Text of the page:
After his final spring start of 2017, Angels right-hander Matt Shoemaker declared himself ready for the regular season and announced he would begin the season wearing a piece of protective headgear in his cap.
Shoemaker, 30, experienced few complications returning from surgery to cease bleeding within his brain stemming from a 105 mph line drive off the bat of Kyle Seager that struck him in the temple last September.
Over the offseason, he considered whether he might wear something extra inside his cap that could absorb some of the impact if a ball were to strike him again.
"I'm going to wear one of them," he said Wednesday, "but that could change in the future."
Shoemaker rotated between two pieces of equipment this spring. One was a small carbon-fiber piece, made by Safer Sports Technologies, that primarily protects the the right side of his head near the temple, where Shoemaker was struck. The other was a larger Ball Cap Liner, made of multiple materials and endorsed by former major leaguer Cliff Floyd, that wraps around the head. At least one active pitcher, Houston right-hander Collin McHugh, uses the carbon-fiber strip; the Ball Cap Liner is popular in youth baseball.
Shoemaker said he was not ready to say which he would use.
"Here's the cool thing," Shoemaker said. "I really don't feel them when I wear it. If I felt them or knew it was there, I'm not wearing it anymore. The cool thing about these two is that I have no clue. I forget they're there. So, because of that, why not wear it? It's not gonna hurt me."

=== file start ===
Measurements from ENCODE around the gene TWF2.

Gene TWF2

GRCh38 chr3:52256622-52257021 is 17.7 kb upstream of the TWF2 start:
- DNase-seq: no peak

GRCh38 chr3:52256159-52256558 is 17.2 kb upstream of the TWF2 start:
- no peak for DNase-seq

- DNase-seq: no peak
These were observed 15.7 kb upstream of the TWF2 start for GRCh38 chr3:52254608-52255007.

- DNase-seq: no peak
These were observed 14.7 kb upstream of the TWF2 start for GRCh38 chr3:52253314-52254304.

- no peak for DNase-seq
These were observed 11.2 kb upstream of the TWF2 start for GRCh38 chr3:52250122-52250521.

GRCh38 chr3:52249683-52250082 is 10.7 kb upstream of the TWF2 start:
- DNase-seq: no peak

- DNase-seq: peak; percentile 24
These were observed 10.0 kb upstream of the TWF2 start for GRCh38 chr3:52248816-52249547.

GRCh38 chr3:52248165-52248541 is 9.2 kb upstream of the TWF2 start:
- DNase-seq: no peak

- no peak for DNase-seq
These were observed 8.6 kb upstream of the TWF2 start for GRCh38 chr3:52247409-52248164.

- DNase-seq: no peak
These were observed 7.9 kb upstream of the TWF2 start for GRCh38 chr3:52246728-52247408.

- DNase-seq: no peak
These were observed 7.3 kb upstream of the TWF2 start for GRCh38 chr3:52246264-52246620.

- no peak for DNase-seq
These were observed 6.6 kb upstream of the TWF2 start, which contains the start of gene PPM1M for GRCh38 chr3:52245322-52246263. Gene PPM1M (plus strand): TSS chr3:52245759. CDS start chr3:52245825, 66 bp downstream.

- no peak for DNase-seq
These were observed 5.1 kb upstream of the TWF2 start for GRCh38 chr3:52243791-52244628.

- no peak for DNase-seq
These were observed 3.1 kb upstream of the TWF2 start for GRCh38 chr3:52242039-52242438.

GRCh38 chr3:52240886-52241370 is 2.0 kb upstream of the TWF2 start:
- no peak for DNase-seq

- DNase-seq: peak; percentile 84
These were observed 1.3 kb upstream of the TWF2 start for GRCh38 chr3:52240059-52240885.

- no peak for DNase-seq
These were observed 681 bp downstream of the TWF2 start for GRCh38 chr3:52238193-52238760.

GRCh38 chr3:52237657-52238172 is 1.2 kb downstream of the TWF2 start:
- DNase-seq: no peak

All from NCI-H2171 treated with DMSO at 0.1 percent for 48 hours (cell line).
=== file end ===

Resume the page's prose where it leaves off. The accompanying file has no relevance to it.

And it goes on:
He said his choice to include the extra piece of equipment was influenced by his family and friends.
"The main reasons being, one, it's protective; two, it gives other people peace of mind," Shoemaker said. "My peace of mind is fine. I could go out there and wear nothing, and I'm comfortable doing that. But if I don't feel it, don't know it's there, I might as well wear it."
Shoemaker was scheduled to throw up to five innings and 75 pitches on Wednesday, and he finished at four and 71. He walked one and permitted nine hits, including a home run, and pronounced himself pleased with the performance. He and pitching coach Charles Nagy worked through his delivery in the dugout after he left the game.
"A couple pitches, my timing was a little off," Shoemaker said. "That's where you've got to sometimes make in-game adjustments. He was telling me what he saw, and I was telling him what I felt, back and forth."
In four starts against major league teams this spring, Shoemaker struck out 21 and walked five.
He said he has not been told when he will next start. Shoemaker and fellow right-hander Ricky Nolasco appear to be in line to start the first two games of the regular season in Oakland. If Shoemaker's the opening-day choice, he will pitch on a standard allotment of rest, and Nolasco will receive a full week between outings.
If Nolasco is the opening-day starter, both pitchers will work on one extra day of rest.
Shoemaker said the benefits of an extra day of rest vary based on the month. Late in the season, he said, it can be wonderful.
"Overall, not really," he said.
Right-hander Garrett Richards expects to start April 5 in Oakland, in the Angels' third game of the season. Left-hander Tyler Skaggs should be on track to start the fourth or fifth game, and right-hander Jesse Chavez will likely start whichever game Skaggs does not. Both Richards and Chavez threw bullpen sessions Wednesday. Skaggs will start a minor league game Thursday on a back field at the Angels' Tempe complex. … Most of the Angels were booked on flights to Orange County after Wednesday's game.